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Health Insurers Retroactively Deny ER Coverage

In 2017, Anthem Blue Cross Blue Shield announced it would refuse to cover visits to the ER that it thinks were not emergencies in six states: Georgia, Kentucky, Indiana, Missouri, New Hampshire and Ohio.

This policy violates the Prudent Layperson Standard, which is a federal and state law that provides an important patient protection and is one of emergency medicine’s bedrock principles alongside EMTALA.

EMTALA makes sure that anyone can receive emergency care regardless of insurance status or ability to pay. The Prudent Layperson Standard requires insurance companies to provide coverage for that care, based on your symptoms, not your final diagnosis. Anyone with little or no medical expertise (a “prudent layperson”) could think they are having a health emergency and should not hesitate to get evaluated by an emergency physician.

Nobody should expect a patient to self-diagnose a medical condition in advance of an ER visit. How could you possibly know whether your stomach pain is appendicitis, or your headache is an aneurysm?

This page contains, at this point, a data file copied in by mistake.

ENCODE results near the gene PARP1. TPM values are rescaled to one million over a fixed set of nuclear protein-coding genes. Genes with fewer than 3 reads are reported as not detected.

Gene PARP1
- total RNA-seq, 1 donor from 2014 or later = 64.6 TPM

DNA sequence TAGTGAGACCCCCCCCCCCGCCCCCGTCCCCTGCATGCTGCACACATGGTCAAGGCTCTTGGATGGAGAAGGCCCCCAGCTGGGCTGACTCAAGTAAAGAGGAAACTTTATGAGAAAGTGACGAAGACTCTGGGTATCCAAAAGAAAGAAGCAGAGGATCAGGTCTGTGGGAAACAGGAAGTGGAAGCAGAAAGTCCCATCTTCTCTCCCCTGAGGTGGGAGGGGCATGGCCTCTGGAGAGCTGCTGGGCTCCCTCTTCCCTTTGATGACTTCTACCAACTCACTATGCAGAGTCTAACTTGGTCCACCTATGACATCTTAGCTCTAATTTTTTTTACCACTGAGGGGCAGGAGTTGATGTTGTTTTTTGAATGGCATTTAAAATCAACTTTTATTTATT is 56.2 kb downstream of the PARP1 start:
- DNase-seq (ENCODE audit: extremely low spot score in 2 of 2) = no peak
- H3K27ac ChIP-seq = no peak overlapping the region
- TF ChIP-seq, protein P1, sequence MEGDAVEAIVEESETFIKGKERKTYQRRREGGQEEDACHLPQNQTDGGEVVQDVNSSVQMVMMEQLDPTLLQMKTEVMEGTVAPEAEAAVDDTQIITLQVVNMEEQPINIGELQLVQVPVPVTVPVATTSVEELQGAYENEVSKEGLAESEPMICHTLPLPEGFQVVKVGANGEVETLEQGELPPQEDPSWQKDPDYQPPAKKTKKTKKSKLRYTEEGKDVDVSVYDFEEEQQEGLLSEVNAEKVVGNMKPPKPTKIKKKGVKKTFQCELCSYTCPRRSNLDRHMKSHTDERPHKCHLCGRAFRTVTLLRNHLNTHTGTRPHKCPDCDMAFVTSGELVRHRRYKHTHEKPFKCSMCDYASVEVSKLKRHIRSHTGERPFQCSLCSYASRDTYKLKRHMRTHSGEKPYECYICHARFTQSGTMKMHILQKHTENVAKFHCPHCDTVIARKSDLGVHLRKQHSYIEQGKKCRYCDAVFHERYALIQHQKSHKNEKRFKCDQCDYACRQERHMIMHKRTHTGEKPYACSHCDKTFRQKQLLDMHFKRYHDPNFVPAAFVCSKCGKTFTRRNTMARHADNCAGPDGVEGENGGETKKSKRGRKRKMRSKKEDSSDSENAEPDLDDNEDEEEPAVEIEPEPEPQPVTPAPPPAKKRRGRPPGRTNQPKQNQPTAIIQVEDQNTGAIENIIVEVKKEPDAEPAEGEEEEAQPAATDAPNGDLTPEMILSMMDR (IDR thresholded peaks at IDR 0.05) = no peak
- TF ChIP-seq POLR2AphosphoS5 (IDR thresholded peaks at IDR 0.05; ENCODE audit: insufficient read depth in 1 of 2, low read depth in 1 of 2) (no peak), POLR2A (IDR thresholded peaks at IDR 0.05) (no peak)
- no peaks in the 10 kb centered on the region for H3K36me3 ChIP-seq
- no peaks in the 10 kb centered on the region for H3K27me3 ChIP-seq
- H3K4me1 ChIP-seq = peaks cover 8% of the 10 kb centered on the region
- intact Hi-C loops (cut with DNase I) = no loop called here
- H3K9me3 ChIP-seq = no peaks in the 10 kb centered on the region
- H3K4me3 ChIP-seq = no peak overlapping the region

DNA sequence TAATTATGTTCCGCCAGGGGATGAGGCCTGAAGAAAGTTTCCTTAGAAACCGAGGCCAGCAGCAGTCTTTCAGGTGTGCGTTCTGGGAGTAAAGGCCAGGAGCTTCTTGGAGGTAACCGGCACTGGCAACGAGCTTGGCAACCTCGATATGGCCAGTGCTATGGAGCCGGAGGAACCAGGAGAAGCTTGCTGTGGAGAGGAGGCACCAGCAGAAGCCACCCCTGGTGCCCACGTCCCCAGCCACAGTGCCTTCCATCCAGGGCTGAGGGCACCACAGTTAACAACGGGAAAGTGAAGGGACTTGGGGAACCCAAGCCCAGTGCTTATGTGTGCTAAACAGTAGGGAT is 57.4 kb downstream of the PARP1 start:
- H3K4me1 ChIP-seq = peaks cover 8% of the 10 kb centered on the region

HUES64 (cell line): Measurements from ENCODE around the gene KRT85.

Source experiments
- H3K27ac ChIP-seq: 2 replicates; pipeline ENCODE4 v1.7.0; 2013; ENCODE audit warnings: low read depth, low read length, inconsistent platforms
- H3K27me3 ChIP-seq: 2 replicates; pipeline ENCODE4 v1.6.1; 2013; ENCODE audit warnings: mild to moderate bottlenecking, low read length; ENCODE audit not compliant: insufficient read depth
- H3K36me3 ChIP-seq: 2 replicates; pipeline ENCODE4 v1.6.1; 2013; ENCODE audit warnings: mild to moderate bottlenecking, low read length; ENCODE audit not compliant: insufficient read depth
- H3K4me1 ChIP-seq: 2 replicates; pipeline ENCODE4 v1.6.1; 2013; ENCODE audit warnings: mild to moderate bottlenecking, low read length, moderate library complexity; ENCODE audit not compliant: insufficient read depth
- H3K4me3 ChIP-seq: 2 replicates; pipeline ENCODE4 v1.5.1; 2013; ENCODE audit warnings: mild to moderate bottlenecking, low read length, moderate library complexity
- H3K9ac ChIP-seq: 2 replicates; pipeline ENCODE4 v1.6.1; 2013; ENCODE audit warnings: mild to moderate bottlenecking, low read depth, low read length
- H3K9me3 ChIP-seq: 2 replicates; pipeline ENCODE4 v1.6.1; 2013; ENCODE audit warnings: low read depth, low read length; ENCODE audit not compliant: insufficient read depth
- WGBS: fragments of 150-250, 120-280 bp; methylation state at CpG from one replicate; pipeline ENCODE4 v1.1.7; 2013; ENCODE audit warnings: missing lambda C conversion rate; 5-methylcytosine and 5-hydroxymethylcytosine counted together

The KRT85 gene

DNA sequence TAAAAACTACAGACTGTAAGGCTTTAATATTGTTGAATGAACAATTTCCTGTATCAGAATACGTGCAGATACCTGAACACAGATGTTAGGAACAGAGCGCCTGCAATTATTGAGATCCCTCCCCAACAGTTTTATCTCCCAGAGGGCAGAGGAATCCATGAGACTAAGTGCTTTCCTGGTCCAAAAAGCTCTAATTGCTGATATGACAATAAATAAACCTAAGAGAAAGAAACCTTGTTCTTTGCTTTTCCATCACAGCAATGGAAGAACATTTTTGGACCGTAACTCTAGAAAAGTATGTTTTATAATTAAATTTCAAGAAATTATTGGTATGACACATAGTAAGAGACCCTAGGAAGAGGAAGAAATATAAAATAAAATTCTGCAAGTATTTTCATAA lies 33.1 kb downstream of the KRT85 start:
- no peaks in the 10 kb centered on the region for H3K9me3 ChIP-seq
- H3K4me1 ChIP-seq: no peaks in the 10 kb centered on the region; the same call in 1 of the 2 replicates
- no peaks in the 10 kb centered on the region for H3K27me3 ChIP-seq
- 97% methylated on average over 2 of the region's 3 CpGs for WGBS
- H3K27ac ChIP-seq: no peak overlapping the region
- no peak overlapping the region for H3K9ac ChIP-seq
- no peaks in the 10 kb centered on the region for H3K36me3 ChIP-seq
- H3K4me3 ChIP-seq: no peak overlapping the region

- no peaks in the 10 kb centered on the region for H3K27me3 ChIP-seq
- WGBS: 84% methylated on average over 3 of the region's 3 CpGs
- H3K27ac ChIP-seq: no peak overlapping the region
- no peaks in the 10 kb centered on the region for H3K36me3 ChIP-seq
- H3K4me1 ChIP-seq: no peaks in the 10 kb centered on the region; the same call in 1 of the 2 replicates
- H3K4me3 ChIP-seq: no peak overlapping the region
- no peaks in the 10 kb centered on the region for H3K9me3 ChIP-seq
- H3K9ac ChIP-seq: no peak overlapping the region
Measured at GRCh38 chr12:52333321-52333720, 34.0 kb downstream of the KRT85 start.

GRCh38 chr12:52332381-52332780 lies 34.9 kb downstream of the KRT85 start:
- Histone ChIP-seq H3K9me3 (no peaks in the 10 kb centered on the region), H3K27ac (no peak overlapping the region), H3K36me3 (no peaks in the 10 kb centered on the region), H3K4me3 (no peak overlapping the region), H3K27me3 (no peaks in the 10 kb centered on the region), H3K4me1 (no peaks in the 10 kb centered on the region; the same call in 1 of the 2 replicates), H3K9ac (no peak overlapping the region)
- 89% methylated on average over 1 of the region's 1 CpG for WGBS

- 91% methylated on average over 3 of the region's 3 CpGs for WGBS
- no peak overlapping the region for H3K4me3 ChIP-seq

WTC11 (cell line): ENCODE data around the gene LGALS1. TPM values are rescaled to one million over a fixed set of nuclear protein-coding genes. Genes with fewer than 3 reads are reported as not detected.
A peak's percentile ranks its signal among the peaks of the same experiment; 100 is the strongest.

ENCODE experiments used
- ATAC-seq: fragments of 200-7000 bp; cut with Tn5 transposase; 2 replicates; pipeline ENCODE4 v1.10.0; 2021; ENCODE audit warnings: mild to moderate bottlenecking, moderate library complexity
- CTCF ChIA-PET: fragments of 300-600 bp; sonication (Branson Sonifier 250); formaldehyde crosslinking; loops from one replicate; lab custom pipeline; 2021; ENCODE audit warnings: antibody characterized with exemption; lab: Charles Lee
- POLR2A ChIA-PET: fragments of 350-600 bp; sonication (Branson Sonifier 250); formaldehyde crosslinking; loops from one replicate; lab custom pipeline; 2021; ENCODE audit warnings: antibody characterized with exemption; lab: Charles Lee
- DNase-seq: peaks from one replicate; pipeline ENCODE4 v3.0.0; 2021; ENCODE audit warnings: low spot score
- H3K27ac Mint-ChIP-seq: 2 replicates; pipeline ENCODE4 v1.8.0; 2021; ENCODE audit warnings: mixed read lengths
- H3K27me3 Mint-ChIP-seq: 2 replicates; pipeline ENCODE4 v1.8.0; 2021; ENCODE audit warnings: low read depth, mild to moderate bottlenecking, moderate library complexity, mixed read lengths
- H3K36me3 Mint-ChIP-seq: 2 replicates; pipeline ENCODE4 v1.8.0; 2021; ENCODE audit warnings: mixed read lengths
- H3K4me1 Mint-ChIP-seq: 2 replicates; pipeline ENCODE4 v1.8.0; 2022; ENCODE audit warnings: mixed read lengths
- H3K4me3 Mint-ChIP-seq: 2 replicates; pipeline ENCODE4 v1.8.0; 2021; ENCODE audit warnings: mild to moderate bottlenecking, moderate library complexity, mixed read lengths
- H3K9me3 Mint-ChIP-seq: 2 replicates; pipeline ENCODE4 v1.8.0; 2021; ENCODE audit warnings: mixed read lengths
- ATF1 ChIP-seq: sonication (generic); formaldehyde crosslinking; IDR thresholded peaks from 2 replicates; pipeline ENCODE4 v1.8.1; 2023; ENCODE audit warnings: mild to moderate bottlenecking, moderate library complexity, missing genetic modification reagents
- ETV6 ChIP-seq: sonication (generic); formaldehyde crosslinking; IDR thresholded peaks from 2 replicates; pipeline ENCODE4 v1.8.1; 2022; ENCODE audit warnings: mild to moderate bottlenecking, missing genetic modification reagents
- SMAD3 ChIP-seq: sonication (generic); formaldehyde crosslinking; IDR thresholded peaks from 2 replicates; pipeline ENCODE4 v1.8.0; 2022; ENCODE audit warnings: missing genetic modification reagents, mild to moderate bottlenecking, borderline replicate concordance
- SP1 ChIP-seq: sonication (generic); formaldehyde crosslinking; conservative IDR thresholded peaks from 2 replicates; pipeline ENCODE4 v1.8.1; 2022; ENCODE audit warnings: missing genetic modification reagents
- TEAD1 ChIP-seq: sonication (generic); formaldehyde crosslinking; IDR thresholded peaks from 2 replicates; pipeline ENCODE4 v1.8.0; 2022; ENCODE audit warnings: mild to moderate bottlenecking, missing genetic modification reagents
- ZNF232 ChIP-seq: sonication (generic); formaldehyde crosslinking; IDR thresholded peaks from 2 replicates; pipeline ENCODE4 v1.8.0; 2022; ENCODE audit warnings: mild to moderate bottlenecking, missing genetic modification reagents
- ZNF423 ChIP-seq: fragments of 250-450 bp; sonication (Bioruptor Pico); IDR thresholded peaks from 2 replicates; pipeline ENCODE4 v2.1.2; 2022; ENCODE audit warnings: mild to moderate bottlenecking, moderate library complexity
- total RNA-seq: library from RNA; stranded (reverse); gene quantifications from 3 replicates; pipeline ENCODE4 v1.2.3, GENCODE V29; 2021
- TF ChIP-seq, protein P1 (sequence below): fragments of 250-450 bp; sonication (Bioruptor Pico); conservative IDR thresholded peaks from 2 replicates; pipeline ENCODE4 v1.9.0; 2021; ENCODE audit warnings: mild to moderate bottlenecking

The bottom line is that the Anthem policy puts a completely unreasonable, costly and dangerous burden on patients. Emergency physicians are concerned these unfair practices could force a patient experiencing any number of emergency symptoms to skip or delay going to the ER because they are afraid their insurer will abandon them and stick them with a huge bill.

To ensure patients continue to receive the emergency care they need, the American College of Emergency Physicians, along with the Medical Association of Georgia has sued Anthem in the State of Georgia. Visit to see the ACEP’s video campaign, patient petition, media kit, fact sheet and more related to its advocacy efforts against these coverage denials.   

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